Why aren’t we in another Great Depression?
It’s a major mystery, at least for most people. The U.S. economy crashed spectacularly last spring when the number of daily COVID-19 cases peaked on April 24 with 36,741 new cases. GDP plunged in the most vertiginous drop ever recorded, and millions of workers lost their jobs almost instantly. So now, with daily new cases around 200,000, why aren’t we suffering the same thing—or something much worse?
The pandemic outlook is the grimmest it has ever been. CDC director Dr. Robert Redfield says the next few months will be among “the most difficult in the public health history of this nation.” Hospitals are filled near capacity. Redfield predicted that total COVID-19 deaths, recently around 277,000, could approach 450,000 by the end of February.
Economists seem happily oblivious of it all. The view of 26 economists polled by Consensus Economics is that the U.S. economy will grow at a 3.6% annualized rate in this quarter and by 3.1% in next year’s first quarter. A few brave souls are gloomier. JPMorgan’s team predicts -1% next quarter. For comparison, remember that the contraction in this year’s second quarter was -31.4%.
Yet these upbeat economists just might be right, at least broadly speaking. They cite four factors to justify their seemingly clueless optimism:
The economy has adapted quickly. Nearly everything in the 2020 economy has happened at Formula 1 speed. Last spring, U.S. GDP fell further in a matter of weeks than it did over three and a half years in the Great Depression. It then recovered most of that loss in just a few months. A strong benefit of such speed is that the economy suffered little “scarring,” as economists say. In a long downturn, workers’ skills get rusty and machinery deteriorates or becomes outdated. Not this time. Companies innovated fast, and while many businesses failed, entrepreneurs started new businesses at the highest rates in at least a decade. The economy resumed growing through the summer lull in new cases and kept growing as cases increased into the fall.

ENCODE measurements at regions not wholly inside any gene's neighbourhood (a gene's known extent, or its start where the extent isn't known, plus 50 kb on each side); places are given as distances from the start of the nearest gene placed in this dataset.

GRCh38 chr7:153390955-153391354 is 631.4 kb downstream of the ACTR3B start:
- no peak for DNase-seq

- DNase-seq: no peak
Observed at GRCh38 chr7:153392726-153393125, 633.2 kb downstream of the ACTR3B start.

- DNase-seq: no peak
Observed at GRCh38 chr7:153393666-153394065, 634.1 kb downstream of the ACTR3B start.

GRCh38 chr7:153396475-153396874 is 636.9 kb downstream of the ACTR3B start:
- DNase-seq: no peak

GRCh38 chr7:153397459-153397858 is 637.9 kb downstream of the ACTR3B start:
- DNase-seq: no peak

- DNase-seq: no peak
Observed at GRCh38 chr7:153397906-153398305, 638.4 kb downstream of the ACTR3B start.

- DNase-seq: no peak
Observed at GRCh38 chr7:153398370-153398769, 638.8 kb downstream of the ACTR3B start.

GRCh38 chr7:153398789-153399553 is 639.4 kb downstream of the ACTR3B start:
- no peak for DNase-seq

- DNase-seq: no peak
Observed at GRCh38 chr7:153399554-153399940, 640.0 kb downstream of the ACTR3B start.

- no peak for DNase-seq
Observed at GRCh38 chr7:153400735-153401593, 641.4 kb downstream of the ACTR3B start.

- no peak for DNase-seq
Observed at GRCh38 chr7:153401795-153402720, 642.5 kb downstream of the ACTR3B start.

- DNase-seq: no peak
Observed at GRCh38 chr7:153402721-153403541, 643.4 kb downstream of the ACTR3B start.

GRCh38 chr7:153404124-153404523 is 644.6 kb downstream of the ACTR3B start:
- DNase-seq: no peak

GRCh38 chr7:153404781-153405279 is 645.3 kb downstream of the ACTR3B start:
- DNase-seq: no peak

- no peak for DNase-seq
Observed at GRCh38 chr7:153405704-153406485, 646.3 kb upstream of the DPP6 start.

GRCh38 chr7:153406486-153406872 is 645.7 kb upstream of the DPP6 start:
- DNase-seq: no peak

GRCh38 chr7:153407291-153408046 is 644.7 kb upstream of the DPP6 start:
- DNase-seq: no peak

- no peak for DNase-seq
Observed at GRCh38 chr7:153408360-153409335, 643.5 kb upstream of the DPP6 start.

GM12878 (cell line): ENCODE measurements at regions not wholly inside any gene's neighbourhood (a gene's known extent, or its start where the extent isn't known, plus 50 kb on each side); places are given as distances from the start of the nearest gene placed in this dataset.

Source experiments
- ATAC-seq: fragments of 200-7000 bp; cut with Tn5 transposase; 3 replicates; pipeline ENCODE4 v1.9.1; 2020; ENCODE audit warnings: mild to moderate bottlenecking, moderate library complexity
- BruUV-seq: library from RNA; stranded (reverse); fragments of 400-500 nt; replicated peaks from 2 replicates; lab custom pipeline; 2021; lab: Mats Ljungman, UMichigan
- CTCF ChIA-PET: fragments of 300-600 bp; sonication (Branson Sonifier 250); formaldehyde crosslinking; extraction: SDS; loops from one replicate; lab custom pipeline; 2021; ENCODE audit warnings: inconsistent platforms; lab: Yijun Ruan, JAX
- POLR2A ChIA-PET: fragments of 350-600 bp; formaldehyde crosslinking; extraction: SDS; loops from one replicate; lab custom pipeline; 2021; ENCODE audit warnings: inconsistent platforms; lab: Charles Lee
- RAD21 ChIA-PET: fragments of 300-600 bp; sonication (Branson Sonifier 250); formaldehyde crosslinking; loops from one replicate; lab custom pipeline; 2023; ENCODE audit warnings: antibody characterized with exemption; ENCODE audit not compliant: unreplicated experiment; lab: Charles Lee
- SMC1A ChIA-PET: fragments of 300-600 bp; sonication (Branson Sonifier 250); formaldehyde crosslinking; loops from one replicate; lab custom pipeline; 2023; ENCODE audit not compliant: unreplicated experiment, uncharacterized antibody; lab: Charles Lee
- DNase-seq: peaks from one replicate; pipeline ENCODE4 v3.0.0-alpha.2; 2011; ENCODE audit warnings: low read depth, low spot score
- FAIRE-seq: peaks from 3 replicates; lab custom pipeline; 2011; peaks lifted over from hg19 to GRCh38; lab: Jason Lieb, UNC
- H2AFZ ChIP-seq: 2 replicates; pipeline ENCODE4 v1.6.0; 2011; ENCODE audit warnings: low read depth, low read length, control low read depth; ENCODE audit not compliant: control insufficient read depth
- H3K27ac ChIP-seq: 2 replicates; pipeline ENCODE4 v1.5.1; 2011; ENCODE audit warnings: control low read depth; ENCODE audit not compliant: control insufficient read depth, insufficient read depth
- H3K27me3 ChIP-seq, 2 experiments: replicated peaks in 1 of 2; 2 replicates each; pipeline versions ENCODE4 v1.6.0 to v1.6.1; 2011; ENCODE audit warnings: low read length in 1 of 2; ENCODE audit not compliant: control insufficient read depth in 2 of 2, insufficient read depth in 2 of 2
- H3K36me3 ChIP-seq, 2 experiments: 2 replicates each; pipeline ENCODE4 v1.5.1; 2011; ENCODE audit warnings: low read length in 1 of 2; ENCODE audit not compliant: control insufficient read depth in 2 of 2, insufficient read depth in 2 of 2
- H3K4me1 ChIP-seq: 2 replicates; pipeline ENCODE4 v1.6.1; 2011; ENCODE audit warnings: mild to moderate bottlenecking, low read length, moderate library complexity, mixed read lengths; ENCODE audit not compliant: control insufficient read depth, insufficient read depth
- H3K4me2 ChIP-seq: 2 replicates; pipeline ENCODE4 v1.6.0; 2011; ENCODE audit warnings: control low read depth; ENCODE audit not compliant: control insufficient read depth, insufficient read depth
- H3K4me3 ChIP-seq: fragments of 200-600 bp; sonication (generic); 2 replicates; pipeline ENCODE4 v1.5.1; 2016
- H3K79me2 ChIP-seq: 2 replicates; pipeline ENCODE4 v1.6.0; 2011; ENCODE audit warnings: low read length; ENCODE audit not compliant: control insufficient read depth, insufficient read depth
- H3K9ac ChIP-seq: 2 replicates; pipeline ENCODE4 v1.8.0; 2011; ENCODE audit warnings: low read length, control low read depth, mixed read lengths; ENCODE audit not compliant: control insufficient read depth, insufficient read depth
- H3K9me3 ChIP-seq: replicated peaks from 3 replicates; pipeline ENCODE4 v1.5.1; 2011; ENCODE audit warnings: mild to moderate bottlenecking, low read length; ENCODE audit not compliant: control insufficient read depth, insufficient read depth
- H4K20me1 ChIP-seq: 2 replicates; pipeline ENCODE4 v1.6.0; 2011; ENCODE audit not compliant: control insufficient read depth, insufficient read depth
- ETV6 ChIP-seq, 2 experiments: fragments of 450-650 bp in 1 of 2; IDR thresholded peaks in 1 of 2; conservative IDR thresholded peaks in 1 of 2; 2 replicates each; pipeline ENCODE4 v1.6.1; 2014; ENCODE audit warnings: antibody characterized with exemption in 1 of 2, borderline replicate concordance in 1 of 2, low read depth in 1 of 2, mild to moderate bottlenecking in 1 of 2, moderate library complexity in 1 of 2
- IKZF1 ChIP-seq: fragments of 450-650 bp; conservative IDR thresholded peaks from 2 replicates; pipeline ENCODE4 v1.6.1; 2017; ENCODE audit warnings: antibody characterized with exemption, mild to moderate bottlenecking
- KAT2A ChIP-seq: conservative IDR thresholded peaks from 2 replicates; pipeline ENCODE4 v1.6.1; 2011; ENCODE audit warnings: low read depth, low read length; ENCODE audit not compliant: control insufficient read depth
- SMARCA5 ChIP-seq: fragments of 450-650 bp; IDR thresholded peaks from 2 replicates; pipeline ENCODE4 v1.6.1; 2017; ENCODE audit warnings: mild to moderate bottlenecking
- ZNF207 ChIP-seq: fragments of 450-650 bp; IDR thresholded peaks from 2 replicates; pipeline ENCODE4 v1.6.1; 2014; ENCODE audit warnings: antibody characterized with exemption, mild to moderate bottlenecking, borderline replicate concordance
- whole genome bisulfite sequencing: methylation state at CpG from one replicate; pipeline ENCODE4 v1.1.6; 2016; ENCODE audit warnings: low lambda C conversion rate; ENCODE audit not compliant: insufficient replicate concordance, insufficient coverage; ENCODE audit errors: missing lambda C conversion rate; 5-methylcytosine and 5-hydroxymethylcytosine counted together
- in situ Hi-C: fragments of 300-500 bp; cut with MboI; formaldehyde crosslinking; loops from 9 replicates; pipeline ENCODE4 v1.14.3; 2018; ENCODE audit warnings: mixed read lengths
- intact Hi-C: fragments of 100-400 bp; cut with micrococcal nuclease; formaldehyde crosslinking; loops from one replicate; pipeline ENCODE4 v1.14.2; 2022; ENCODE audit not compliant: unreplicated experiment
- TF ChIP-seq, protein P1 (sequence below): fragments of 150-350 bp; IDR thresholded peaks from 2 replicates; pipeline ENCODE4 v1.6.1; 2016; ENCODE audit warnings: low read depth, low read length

Vaccines are on the way. They won’t immunize a significant part of the population for months, but just knowing they’re en route prompts companies to start planning for an upturn. While the winter may still be bleak for businesses, it won’t be as bleak as if they were looking at potential lockdowns indefinitely. Goldman Sachs’s latest forecast—titled “V(accine)-Shaped Recovery”—predicts, “As the population builds immunity to the virus in the spring and summer, we expect economic activity to rebound sharply in depressed sectors such as travel, accommodation, and food services.”
A substantial stimulus package and continued Fed support are assumed. These are crucial. The upbeat forecasts are contingent on Congress enacting at least one stimulus package analogous to, if not as big as, the CARES Act and other measures last spring. Goldman assumes a trillion-dollar package “potentially enacted” before Joe Biden’s inauguration on Jan. 20. JPMorgan, which forecasts a 1% contraction in the first quarter, also assumes a trillion-dollar package but not until the quarter is nearly over. Everyone assumes low interest rates from the Fed as far as the eye can see.
The economy is still climbing out of a hole. The U.S. economy was flying high before the pandemic hit, and even after a few months of rebound, it still isn’t producing as much as it was a year ago. That means the country has capital and labor sitting idle, waiting to be used, so at least the components of growth are more available than they were. There’s certainly room to grow: Even after its recent surge, GDP would have to increase 3.6% just to regain its level at the end of 2019.
Economists are notoriously reluctant to forecast a recession, and, in any case, no one has been through an experience like this pandemic. If COVID-19 cases and deaths continue rising on their recent steep trajectory, it’s hard to see how the economy could escape another decline. But the pandemic has been full of surprises, and one of them may well be that even through the projected long, dark winter, the country may at least be able to sustain people’s material well-being.
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